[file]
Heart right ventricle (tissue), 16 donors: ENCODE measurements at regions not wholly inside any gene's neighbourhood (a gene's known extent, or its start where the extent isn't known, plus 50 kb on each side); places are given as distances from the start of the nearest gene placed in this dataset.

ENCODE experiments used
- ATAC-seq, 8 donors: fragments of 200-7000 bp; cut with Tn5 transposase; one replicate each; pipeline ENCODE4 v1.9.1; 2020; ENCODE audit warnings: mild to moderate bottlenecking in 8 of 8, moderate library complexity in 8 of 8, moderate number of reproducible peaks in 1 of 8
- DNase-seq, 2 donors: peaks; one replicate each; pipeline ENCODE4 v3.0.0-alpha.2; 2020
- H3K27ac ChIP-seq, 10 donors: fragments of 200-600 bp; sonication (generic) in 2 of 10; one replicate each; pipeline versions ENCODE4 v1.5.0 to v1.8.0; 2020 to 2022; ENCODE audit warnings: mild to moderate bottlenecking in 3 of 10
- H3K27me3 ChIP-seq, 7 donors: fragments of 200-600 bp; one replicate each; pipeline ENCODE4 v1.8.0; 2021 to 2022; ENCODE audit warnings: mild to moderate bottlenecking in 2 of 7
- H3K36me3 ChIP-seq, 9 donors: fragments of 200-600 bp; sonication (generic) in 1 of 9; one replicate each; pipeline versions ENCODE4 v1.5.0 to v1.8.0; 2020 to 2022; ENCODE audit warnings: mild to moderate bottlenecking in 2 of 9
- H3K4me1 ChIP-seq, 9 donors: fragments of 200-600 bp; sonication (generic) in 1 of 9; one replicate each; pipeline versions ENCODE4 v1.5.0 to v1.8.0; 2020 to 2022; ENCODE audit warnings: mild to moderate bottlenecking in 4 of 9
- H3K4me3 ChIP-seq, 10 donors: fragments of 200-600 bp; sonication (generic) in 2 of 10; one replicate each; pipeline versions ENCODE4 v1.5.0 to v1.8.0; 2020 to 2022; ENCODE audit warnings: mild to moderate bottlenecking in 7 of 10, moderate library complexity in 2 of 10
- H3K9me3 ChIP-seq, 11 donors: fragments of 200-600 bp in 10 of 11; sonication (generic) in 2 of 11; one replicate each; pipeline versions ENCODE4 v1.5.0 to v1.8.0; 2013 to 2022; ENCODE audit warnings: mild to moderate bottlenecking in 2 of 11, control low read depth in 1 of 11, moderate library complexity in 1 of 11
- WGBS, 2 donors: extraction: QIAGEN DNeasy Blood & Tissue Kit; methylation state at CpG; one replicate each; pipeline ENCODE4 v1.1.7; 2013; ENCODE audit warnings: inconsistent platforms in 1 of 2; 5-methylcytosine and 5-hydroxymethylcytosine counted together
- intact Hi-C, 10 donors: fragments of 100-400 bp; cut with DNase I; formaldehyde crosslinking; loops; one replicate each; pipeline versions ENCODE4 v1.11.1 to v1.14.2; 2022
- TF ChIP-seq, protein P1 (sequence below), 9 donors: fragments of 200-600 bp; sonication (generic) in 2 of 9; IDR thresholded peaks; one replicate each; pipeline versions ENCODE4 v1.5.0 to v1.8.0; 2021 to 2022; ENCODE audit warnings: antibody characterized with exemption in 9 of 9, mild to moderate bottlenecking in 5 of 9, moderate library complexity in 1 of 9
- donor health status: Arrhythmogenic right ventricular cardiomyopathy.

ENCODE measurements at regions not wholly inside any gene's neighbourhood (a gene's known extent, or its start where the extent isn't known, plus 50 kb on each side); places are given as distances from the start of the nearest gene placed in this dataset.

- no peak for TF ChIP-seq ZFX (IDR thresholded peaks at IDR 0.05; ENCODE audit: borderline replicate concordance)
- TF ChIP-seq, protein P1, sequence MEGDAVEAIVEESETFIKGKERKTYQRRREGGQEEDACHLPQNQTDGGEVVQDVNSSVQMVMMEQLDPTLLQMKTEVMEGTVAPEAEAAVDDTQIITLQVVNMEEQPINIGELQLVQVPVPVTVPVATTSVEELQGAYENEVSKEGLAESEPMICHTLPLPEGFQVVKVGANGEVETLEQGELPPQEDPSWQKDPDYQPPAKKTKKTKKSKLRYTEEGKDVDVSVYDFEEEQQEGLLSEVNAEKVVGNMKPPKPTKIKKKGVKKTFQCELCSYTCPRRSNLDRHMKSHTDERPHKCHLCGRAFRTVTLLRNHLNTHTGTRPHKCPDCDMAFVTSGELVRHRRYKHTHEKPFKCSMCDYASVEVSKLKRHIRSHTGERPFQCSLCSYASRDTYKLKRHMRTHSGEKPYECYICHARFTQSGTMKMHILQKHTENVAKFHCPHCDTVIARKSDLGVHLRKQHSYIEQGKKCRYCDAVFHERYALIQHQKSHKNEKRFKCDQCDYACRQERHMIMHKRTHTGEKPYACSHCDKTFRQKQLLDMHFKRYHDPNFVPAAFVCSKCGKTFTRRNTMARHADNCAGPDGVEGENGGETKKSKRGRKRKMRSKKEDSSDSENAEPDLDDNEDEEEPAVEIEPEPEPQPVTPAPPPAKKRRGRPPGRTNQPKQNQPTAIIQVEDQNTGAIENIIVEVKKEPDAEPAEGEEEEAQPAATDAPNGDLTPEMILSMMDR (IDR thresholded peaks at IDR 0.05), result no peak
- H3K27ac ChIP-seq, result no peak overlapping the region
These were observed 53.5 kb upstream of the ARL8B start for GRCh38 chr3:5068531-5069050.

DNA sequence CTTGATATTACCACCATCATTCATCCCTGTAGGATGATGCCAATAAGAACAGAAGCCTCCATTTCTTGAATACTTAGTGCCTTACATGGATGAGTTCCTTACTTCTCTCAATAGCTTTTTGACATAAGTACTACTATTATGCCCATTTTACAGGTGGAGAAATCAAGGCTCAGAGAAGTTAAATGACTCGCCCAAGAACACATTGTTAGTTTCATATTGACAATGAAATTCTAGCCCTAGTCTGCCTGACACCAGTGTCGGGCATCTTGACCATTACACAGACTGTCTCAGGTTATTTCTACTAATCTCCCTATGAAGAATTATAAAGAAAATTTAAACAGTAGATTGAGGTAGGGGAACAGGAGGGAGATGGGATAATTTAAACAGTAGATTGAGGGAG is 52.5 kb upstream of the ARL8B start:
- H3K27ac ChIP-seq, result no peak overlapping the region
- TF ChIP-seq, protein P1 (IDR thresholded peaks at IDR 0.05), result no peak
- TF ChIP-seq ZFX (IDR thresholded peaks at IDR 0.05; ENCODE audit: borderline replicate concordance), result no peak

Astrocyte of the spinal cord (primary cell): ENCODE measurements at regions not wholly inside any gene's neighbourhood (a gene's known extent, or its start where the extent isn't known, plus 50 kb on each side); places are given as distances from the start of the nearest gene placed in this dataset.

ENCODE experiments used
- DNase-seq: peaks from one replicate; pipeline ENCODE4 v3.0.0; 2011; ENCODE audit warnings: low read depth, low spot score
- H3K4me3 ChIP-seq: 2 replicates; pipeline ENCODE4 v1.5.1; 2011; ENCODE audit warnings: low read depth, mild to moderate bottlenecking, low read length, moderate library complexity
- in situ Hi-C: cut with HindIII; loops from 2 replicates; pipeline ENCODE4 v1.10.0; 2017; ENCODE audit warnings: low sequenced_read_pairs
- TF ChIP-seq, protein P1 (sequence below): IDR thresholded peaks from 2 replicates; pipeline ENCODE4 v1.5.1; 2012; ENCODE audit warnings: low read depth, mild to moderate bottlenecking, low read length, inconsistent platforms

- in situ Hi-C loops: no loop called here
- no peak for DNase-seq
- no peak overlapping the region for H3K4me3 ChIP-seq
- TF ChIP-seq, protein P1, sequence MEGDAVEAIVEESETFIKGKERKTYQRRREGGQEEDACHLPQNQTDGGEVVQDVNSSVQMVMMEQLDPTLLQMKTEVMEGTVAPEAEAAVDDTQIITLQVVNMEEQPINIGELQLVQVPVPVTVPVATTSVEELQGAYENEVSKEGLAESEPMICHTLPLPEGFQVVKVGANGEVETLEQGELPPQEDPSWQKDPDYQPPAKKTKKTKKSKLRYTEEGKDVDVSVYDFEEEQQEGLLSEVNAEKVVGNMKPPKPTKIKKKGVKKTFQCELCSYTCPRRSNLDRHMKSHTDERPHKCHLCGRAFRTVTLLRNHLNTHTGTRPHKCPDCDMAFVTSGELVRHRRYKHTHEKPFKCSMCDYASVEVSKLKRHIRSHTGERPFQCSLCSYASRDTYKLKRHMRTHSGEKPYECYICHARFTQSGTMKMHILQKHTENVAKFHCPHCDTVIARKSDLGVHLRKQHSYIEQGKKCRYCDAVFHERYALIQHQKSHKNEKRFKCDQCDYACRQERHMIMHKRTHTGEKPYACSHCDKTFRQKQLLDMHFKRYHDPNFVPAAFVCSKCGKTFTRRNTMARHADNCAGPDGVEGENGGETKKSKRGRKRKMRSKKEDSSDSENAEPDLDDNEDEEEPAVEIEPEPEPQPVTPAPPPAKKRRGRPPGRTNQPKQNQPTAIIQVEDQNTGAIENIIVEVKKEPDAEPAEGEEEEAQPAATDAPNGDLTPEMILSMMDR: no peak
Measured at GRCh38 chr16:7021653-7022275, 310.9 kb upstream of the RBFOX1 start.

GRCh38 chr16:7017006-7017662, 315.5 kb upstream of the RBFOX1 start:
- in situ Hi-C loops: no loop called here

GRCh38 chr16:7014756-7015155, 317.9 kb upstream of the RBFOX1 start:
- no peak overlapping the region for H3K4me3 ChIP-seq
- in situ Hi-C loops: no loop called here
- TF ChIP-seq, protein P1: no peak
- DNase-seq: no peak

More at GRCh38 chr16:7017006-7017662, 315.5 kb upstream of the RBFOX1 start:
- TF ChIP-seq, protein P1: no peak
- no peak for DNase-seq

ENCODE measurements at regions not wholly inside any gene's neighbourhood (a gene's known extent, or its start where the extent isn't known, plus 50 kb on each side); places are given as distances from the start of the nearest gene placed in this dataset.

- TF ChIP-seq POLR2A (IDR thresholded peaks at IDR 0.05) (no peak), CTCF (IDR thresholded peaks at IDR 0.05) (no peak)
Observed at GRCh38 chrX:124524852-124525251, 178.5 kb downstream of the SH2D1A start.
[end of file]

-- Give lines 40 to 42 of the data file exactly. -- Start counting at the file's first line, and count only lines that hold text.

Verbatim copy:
- TF ChIP-seq, protein P1: no peak
- DNase-seq: no peak

More at GRCh38 chr16:7017006-7017662, 315.5 kb upstream of the RBFOX1 start: